JERUSALEM — In a sudden assault early Friday, three Arab citizens of Israel armed with guns and knives killed two Israeli police officers guarding an entrance to Jerusalem’s holiest site for Jews and Muslims, an emotional and volatile focal point of the Israeli-Arab conflict.
Police said the armed assailants had been spotted approaching the gateway from within the sacred compound in the Old City of Jerusalem that Jews revere as the Temple Mount and Muslims revere as the Noble Sanctuary.
Police officers pursued the assailants inside the compound and exchanged fire; all three assailants were killed.
Police identified the slain officers as Hayil Satawi, 30, from Maghar, an Arab town in northern Israel, and Kamil Shnaan, 22, from Hurfeish, also in the north. Israeli officials said both officers were members of the country’s small Druze community.
Shin Bet, the Israeli internal security service, identified the assailants as residents of Umm al-Fahm, a large Arab town in central Israel, near the border with the West Bank: Muhammad Ahmed Jabarin, 29; Muhammad Hamid Jabarin, 19; and Muhammad Ahmed Mufdal Jabarin, 19.
It was not immediately known if the three were related, but their names indicated that they belonged to the same large clan.
“We cannot allow for agents of murder, who desecrate the name of God, to drag us into a bloody war, and we will deal with a heavy hand against all the arms of terror, and its perpetrators,” President Reuven Rivlin of Israel said. “The state of Israel will defend its sovereignty and its citizens with a strong hand, and will not allow anyone to provoke the region into a bloody war.”
The police announced that they had evacuated and closed the compound, and helicopters circled above the area after the attack.
The closing of the holy site is an exceptional and potentially explosive measure; Israeli-imposed restrictions on Muslim entry to the compound have prompted spasms of rioting in Palestinian areas in the past.
Prime Minister Benjamin Netanyahu’s office said the site will reopen gradually, after security evaluations Sunday. Jordan, a custodian of the sacred compound, called for its immediate reopening.
Previous Israeli measures taken in response to, or to prevent, violence at the site have strained Israel’s relations with Jordan, a neighbor and crucial ally that retains a special role in administering the site under the Israeli-Jordanian peace treaty of 1994.
Apparently in an effort to calm the atmosphere, Mahmoud Abbas, the president of the Palestinian Authority, telephoned Netanyahu and strongly condemned the attack. But he also called on Netanyahu to reopen the holy site, according to the official Palestinian news agency Wafa.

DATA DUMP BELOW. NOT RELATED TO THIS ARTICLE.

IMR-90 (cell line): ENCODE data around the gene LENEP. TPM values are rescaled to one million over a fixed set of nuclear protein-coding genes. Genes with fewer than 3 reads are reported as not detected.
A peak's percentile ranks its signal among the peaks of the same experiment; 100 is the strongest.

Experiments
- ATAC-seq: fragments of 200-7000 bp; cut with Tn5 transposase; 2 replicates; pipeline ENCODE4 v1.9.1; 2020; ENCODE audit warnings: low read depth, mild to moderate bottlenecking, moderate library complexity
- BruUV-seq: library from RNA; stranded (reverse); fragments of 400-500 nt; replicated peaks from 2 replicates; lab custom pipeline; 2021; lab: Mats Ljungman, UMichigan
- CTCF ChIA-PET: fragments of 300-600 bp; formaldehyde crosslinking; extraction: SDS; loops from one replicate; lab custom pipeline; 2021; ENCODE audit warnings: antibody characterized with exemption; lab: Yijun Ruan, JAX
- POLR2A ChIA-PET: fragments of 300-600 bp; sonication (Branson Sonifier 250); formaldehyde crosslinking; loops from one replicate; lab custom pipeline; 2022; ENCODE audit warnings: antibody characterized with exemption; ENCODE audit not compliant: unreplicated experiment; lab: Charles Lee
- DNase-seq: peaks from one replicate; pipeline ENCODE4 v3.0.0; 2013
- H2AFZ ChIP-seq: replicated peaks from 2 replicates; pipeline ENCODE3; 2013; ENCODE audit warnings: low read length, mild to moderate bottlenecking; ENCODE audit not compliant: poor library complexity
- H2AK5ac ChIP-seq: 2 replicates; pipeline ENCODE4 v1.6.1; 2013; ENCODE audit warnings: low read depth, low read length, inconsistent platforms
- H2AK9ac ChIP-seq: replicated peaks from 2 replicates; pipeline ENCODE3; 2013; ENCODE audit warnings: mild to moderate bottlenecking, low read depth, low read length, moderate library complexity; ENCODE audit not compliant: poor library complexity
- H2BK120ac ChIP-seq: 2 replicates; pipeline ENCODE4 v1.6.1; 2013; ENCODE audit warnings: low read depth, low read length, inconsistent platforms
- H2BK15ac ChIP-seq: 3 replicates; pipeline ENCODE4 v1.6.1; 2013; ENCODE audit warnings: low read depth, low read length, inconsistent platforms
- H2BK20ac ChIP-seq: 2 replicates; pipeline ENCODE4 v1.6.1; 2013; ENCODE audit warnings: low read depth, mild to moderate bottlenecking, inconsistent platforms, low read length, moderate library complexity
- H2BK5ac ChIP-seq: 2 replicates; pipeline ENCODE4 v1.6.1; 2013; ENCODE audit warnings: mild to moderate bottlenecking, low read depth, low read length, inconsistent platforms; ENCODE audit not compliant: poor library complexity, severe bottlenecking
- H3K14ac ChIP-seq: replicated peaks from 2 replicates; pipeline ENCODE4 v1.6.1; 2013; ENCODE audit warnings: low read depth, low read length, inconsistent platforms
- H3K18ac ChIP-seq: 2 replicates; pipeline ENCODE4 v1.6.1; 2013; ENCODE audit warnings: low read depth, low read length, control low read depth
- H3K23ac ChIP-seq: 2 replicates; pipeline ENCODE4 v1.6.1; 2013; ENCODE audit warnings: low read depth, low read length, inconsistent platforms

Netanyahu’s office said he had told Abbas that Israel would “take all the necessary actions to maintain security on the Temple Mount, without changing the status quo.”
The call came after Fatah, the mainstream Palestinian movement Abbas leads, called on Twitter and Facebook for Palestinians to turn out in large numbers to pray at Al Aqsa in defiance of the Israeli decision to close it.
‘Can be a liftout’
Keenly aware of the sensitivities, the Israeli police described Friday’s events as “extraordinary and extreme,” adding in a statement: “Shooting on the Temple Mount is a grave and delicate occurrence, with diplomatic and international significance, and it will be dealt with accordingly.” One of the assailants had tried to flee into a mosque at the site before being shot, police said.
The Old City is in East Jerusalem, which Israel captured from Jordan in the 1967 war and then annexed, a move that was never internationally recognized.
Police said the site would remain closed to worshippers until the investigation of Friday’s events was completed, and said searches were underway in the area.
In an apparent effort to head off more violence and criticism, the police emphasized that the measures did not signify a long-term change to the delicate status quo at the holy site.
They added that the assailants had been armed with two automatic weapons, a handgun and at least one knife, and said officers were making sure that other weapons were not being stored at the site.
The grand mufti of Jerusalem, Sheikh Muhammad Ahmad Hussein, was detained along with another cleric, according to local news reports. Earlier in the day, he told Maan, an independent Palestinian news site, that Israeli forces had prevented him from entering the Al-Aqsa compound at multiple entrances on Friday.
In Egypt on Friday, two German female tourists were stabbed to death while four other foreigners were wounded in an attack at a hotel in the Red Sea resort of Hurghada, an Egyptian security official said.
The assault came just hours after a shooting near some of Egypt’s most famous pyramids outside of Cairo killed five police officers.
The motive behind the stabbing was unclear and the Interior Ministry said the attacker at the Red Sea resort was arrested immediately.
A security official said the attacker, a man in his 20s dressed in a black T-shirt and jeans, wielded a knife and intentionally sought to attack foreigners.
‘‘Stay away, I don’t want Egyptians,’’ the assailant had said in Arabic during the attack, according to the official.
No group claimed responsibility for the killings of the five police outside of Cairo, but the attack bore the hallmarks of a smaller Islamic militant group known as Hasm that has been behind similar shootings in recent months.